Search for missing Utah man yields clothing, bone fragments
Group turns up bone fragments, clothing in rugged Nevada area
Rolf D. Koecher
HENDERSON, Nev. — A Saturday search for a Utah man missing since December yielded unidentified bone fragments, clothing and a spent bullet casing but no evidence that provided definitive answers in the case.
Family members and friends of Steven T. Koecher combed a rugged, rocky area surrounding the Henderson Executive Airport, their search prompted by new tips that have come in.
Koecher was last seen Dec. 13, and his abandoned car was found four days later in an upscale neighborhood of Henderson. A security camera at one of the homes in the neighborhood captured images of him leaving the area.
Despite a $10,000 reward offered by the family, no substantive information has surfaced on his whereabouts.
The man's father, Rolf Koecher of Bountiful, said searchers split up into five teams to canvass an area roughly five square miles that he described as "amazingly rugged."
"The terrain was really not smooth at all. Even the all terrain vehicles — it was beyond their capability."
Searchers, including the Henderson police detective working the case, marked the suspicious items, and the bone fragments were turned over to the Clark County Coroner's Office.
"It is too premature to say what they are," Rolf Koecher said. "My personal feeling is that the odds would be that they are animal. But nothing could be ruled out."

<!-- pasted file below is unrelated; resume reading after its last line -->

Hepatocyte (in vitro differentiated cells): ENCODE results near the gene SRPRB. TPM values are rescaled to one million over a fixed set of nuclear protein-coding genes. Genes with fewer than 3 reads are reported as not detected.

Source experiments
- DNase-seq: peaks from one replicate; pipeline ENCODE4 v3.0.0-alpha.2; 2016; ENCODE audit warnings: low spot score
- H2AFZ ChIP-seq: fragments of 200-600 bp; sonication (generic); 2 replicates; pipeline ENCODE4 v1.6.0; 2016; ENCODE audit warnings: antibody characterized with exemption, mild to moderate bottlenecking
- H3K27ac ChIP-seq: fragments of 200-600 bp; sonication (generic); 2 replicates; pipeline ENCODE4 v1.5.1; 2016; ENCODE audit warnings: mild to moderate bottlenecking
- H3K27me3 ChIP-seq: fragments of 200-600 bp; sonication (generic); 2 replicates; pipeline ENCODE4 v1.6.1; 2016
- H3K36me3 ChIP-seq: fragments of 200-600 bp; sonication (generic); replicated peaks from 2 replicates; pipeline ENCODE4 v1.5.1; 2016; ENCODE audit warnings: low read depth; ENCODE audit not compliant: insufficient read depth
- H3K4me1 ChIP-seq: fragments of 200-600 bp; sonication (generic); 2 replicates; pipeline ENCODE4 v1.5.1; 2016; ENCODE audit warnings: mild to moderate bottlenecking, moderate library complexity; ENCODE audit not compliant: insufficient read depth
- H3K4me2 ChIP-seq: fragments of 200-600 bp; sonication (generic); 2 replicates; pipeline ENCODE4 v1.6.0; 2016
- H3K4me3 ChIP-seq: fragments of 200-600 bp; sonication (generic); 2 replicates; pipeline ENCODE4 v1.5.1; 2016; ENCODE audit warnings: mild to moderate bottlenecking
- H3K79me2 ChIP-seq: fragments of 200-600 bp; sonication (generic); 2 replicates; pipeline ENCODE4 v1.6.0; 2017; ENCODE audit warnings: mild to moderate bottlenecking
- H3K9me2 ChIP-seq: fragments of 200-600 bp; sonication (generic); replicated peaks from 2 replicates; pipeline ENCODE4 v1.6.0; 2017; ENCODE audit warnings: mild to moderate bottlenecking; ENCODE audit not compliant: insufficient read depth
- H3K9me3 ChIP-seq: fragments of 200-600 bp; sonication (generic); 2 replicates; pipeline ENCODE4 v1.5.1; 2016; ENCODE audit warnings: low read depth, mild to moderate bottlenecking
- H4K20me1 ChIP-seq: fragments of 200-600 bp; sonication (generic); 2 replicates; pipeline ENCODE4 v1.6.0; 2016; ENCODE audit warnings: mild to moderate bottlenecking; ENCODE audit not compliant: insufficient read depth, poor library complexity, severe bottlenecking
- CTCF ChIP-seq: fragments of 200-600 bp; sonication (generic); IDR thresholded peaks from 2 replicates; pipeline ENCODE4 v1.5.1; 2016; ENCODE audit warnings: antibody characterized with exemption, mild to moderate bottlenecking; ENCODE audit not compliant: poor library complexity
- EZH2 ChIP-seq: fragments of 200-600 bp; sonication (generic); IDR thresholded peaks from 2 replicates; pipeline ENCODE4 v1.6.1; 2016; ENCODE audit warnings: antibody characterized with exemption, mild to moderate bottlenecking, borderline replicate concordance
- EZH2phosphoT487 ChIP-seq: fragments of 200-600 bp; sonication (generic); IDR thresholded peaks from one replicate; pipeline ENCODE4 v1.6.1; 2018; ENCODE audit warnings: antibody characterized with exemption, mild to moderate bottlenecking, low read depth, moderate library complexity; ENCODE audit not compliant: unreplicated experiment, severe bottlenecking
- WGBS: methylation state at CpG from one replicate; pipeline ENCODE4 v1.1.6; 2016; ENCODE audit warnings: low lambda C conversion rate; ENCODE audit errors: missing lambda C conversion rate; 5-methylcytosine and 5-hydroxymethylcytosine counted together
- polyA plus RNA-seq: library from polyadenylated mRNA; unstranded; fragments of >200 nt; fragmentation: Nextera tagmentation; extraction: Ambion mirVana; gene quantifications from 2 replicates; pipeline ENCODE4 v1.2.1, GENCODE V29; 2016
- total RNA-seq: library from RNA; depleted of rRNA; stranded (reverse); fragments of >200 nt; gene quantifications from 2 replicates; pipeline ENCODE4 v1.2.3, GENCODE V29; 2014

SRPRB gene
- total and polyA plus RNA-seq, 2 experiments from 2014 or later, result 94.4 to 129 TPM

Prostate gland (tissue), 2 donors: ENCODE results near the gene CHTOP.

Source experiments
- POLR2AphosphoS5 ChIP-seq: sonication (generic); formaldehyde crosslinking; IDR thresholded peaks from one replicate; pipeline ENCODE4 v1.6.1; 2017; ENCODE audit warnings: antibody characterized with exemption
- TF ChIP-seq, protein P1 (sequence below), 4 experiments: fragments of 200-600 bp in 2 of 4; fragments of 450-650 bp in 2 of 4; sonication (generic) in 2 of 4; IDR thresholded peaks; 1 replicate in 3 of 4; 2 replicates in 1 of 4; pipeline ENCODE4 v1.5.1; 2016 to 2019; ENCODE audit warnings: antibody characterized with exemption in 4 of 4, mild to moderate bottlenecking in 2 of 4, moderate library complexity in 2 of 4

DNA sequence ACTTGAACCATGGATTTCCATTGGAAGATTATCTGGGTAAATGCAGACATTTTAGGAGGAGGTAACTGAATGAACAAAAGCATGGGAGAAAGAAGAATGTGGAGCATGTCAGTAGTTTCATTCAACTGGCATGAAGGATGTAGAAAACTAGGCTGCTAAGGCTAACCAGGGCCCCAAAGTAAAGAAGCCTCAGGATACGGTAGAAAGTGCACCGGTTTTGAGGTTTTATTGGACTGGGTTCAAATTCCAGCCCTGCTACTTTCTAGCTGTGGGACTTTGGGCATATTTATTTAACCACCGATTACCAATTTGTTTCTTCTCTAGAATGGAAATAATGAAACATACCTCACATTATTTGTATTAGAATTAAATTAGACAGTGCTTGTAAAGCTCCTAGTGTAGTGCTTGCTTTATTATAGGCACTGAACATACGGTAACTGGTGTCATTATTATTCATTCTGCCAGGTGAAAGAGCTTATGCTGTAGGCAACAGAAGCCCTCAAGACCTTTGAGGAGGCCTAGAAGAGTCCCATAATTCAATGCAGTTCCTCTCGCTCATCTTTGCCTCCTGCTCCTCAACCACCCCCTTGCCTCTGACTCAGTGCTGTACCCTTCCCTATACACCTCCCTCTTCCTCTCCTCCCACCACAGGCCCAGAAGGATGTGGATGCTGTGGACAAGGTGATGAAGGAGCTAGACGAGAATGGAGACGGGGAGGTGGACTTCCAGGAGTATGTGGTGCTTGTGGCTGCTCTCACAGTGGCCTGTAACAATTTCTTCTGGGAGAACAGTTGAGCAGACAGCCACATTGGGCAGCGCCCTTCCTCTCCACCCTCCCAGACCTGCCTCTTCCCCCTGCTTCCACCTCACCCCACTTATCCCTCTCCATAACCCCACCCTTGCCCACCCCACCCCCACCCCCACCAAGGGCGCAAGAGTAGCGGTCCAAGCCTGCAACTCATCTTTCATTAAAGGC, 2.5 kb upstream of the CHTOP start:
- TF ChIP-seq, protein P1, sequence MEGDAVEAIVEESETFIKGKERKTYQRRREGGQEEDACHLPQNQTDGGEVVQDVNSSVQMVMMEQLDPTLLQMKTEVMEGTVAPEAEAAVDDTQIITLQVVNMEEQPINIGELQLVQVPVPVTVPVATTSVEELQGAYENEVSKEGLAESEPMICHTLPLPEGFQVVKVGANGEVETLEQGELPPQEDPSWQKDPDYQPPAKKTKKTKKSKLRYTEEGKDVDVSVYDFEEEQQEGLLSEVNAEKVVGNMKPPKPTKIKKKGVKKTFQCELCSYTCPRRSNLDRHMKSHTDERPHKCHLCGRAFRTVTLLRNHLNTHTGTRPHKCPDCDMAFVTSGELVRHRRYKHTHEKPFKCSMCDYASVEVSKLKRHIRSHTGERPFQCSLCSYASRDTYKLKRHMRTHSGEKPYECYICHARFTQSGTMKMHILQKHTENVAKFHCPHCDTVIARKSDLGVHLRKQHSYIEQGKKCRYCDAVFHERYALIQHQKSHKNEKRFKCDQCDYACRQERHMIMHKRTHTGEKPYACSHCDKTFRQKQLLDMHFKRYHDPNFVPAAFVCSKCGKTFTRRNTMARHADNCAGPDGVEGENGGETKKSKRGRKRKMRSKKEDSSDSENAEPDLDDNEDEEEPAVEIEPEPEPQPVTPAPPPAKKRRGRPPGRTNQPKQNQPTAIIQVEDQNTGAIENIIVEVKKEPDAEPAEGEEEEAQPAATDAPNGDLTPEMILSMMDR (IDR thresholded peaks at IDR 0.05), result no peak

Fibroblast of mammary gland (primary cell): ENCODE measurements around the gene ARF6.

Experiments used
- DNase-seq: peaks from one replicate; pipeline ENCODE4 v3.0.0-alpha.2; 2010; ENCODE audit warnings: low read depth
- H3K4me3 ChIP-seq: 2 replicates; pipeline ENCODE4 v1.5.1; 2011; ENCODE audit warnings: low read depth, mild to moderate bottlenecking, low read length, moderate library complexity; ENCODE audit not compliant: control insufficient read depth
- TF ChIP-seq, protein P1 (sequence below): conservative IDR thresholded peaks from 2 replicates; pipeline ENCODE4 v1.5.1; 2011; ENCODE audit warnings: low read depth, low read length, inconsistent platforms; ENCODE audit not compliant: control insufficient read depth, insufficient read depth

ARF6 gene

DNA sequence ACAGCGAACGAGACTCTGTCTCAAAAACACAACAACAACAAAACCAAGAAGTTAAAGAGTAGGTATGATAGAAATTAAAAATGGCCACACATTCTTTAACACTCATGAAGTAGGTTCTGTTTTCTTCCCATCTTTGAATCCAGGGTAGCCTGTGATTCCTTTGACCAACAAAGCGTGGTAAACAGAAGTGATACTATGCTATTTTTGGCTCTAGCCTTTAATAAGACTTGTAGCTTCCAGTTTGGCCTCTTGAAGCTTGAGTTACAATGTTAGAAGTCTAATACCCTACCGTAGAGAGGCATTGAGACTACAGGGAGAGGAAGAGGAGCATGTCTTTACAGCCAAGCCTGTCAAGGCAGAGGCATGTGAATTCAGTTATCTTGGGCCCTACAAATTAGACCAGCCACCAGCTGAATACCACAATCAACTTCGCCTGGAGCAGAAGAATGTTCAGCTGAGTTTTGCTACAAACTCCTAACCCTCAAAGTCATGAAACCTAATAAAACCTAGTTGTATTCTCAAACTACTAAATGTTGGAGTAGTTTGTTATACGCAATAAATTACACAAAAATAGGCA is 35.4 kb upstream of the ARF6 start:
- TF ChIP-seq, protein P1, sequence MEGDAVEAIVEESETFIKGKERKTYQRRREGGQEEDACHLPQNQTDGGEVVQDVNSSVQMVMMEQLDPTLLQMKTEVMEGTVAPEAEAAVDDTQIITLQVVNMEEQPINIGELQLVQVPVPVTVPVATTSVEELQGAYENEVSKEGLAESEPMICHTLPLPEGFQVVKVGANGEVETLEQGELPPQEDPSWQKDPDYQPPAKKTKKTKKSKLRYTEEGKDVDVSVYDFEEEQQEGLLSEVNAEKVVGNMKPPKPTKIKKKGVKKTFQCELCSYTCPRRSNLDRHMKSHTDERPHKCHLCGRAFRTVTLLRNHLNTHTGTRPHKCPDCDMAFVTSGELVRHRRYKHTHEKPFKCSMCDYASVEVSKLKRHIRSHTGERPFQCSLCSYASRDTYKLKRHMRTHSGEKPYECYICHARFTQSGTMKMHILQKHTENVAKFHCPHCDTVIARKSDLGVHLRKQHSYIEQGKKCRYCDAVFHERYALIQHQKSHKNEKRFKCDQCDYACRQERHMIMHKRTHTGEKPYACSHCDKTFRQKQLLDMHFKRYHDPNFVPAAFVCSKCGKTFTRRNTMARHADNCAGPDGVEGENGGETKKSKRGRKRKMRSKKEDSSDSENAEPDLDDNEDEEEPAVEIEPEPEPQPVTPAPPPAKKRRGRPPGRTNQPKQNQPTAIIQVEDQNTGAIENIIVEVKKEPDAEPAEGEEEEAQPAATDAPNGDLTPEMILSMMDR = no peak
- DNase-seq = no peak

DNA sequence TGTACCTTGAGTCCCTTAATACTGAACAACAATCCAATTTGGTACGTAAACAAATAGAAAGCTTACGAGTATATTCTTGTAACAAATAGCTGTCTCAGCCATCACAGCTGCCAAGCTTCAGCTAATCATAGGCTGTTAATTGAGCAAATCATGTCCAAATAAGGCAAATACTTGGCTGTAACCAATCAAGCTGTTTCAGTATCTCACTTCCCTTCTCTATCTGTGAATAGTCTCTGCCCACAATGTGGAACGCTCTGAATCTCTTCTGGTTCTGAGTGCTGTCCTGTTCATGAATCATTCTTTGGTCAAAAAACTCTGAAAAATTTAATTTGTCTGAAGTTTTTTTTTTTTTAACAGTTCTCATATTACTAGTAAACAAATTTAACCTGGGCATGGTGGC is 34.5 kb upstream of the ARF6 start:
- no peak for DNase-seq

The father said clothing articles were found that are consistent with what his son would have worn, and photographs were taken of items found at an abandoned homeless camp. Those pictures will be scrutinized to determine if the items may have belonged to the missing man.
Rolf Koecher said he had anticipated a group of about 30 or so searchers to turn out for the four-hour effort and was surprised that a contingent of 70 volunteers offered to help.
"It was gratifying to see that, the great support he enjoys," he said, noting the group included his son's former Mormon missionary companions, members of his son's Mormon singles ward and even church friends from Texas and friends from Arizona showed up.
"It was very emotionally draining but amazing that these people just showed up on their own."
The rocky terrain will not be searched again unless new information merits a return, the father said.
"We are not going to do a search just to search. If we have some credible reason to go, we will."
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